Identification of tumor-suppressor-gene candidates in small cell lung cancer, which combined with a p53 reactivating molecule, can be used for cancer gene therapy
Abstract:Small cell lung cancer (SCLC) is a deadly disease with no satisfactory treatments. This necessitates the need to develop more efficient treatment modalities for patients with this cancer type. One intriguing modality is tumor-suppressor-restoration-therapy, involving reintroduction of wild-type tumor-suppressor-gene (TSG) into cancer cells, in which the gene is inactivated. This generally induces apoptosis and/or cell cycle arrest. However, as different types of cancers have different tumor suppressor deficiencies, the strategy must be customized to each cancer type, either by using tumor specific TSG or by combining different TSG.
p53 is mutated in up to 90% of SCLC tumors, and as mutant p53 tend to accumulate in tumor cells, an effective approach would be to reactivate mutant p53 in cancer cells combined with reintroduction of another TSG, frequently inactivated in SCLC. PRIMA-1met (p53-dependent reactivation and induction of massive apoptosis) is a small molecule reported to have the capability of restoring tumor-suppressor function to mutant p53 and hence induce cancer cell death.
We investigated the growth suppression effect of PRIMA-1met on several SCLC cell lines with different p53 mutations using MTT assay. PRIMA-1met inhibited the growth of SCLC cell lines with p53 mutations markedly, but only caused a minor reduction in growth rate in the non-transformed diploid human lung fibroblast cell line CCD32Lu. PRIMA-1met treatment of SCLC cell lines induced caspase-3 activation, PARP cleavage and decrease in total levels of mutant p53, suggesting that PRIMA-1met reactivates mutant p53, resulting in transactivation of target genes, which subsequently leads to apoptosis and p53 downregulation.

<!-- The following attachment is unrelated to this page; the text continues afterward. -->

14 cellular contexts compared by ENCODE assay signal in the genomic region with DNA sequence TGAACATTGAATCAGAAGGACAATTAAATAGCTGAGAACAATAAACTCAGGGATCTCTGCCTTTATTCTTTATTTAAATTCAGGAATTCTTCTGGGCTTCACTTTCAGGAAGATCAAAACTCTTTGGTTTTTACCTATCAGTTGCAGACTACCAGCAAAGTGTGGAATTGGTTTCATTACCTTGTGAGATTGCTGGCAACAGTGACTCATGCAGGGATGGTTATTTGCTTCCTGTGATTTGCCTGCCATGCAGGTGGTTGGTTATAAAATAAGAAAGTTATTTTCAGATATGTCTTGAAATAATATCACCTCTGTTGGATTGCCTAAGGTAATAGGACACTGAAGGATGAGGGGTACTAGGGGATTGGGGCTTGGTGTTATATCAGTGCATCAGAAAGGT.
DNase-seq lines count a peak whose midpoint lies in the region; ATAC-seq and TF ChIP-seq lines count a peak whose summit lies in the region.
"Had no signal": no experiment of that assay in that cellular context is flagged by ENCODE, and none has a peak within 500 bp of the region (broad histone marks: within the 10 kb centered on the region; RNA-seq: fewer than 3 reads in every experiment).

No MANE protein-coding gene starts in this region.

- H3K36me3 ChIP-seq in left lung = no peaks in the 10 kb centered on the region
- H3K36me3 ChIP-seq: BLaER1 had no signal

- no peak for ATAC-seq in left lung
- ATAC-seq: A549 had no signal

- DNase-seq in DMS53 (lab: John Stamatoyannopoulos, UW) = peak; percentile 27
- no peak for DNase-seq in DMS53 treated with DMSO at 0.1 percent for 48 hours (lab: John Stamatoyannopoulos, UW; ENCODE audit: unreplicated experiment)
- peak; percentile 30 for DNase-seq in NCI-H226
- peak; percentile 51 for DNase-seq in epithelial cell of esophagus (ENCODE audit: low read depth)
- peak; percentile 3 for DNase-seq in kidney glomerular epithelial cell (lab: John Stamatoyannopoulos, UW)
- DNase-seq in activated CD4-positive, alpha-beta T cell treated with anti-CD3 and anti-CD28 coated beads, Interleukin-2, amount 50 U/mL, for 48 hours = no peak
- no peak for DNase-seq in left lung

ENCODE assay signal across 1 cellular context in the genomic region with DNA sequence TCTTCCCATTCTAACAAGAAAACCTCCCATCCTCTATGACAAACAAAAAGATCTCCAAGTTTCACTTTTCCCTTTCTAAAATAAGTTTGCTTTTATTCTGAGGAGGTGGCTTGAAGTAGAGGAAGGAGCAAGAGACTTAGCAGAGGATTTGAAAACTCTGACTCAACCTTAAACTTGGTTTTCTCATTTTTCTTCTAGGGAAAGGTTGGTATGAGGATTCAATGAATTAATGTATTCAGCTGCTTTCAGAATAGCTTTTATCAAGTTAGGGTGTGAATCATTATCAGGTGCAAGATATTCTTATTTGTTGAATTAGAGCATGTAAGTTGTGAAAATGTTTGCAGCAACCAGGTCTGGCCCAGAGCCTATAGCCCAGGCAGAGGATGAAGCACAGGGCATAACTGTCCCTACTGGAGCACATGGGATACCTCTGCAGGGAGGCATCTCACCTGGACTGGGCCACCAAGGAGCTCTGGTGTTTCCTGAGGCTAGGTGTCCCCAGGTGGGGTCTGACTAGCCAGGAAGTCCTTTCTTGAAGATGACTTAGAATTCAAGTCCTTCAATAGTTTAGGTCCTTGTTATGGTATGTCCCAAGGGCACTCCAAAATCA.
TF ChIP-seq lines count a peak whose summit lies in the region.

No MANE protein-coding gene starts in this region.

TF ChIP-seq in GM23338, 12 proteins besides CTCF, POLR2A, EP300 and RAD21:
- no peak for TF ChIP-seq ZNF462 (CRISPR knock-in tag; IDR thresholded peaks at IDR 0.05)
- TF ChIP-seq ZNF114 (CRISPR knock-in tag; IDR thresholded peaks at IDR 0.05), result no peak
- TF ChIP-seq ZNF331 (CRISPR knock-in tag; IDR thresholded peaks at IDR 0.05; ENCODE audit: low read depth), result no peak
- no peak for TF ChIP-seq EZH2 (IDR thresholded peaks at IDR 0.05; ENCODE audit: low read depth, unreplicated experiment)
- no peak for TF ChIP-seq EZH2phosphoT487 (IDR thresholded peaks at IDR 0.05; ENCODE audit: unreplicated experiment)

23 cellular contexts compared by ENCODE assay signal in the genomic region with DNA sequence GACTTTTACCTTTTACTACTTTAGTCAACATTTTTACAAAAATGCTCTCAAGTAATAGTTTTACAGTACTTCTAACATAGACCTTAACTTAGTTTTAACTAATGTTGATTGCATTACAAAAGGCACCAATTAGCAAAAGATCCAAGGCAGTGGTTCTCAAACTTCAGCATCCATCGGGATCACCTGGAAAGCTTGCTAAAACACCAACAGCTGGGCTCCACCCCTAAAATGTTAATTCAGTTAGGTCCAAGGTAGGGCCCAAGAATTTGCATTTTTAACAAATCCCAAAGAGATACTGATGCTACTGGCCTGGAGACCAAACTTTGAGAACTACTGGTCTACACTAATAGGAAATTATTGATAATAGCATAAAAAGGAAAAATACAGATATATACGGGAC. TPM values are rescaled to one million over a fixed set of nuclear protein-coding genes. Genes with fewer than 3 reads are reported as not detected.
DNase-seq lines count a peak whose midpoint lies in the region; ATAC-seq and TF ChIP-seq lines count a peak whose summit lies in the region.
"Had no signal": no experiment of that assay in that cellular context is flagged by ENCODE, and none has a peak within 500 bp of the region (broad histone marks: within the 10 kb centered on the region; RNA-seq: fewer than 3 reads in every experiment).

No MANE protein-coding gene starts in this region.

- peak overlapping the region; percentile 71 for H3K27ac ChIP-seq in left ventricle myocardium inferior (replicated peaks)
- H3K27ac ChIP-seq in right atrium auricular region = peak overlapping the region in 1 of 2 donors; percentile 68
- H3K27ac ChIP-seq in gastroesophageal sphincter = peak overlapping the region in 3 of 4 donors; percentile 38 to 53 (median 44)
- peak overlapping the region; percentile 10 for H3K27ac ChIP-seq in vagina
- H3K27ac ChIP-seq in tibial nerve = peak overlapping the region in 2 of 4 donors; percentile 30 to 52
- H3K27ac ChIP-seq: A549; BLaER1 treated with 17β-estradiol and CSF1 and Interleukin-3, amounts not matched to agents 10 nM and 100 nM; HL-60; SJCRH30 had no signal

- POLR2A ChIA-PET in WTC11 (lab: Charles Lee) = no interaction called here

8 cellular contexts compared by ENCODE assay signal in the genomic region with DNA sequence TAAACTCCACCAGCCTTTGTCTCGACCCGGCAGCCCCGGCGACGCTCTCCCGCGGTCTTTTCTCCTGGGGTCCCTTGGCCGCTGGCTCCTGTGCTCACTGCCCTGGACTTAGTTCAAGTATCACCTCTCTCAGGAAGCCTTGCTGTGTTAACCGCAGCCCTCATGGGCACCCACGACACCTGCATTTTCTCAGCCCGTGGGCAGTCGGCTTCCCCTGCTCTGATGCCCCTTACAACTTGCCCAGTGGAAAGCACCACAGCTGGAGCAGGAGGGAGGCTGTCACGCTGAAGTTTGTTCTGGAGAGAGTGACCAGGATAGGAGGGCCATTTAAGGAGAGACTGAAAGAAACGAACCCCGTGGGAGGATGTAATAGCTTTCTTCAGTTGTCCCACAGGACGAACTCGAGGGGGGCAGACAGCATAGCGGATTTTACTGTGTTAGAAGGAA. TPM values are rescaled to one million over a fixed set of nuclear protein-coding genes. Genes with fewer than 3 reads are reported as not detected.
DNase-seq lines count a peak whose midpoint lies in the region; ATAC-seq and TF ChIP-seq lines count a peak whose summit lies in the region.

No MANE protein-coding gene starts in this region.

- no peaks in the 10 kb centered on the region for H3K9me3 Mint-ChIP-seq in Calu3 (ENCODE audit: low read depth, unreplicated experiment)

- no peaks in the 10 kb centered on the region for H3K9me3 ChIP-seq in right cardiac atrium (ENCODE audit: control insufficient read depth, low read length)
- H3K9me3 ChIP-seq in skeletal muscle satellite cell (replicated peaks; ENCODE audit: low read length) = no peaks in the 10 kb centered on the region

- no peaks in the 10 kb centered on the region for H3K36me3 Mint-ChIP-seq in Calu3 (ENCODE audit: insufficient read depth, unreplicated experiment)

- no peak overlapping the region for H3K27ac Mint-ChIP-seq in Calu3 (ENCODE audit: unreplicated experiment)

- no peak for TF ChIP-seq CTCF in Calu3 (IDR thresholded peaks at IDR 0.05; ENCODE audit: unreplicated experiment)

Furthermore, two genes (Cyr61 and WISP-2) whose expression were found to be markedly downregulated in SCLC cell lines compared to normal cells and tissues, were tested for their tumor suppressor activity in SCLC cell lines by transient transfection. Neither of the genes had a cytotoxic effect, indicating that the genes are not effective alone in SCLC. Thus, we are currently studying the effect of these genes on cell proliferation in SCLC cells in which p53 has been reactivated by PRIMA-1met. The combination of several TSG in cancer gene therapy might help to open novel avenues for the treatment of SCLC patients.
Document Type: Abstract
Affiliations: 1: Afdeling for Mikrobiologi, Tumor og Cellebiologi (MTC), Karolinska Instituttet, Nobelsväg 16, SE-17177 Stockholm, Sverige 2: Strålebiologisk Laboratorium afsnit 6321, Finsen centret, Rigshospitalet, Blegdamsvej 9, 2100 København Ø
Publication date: May 1, 2008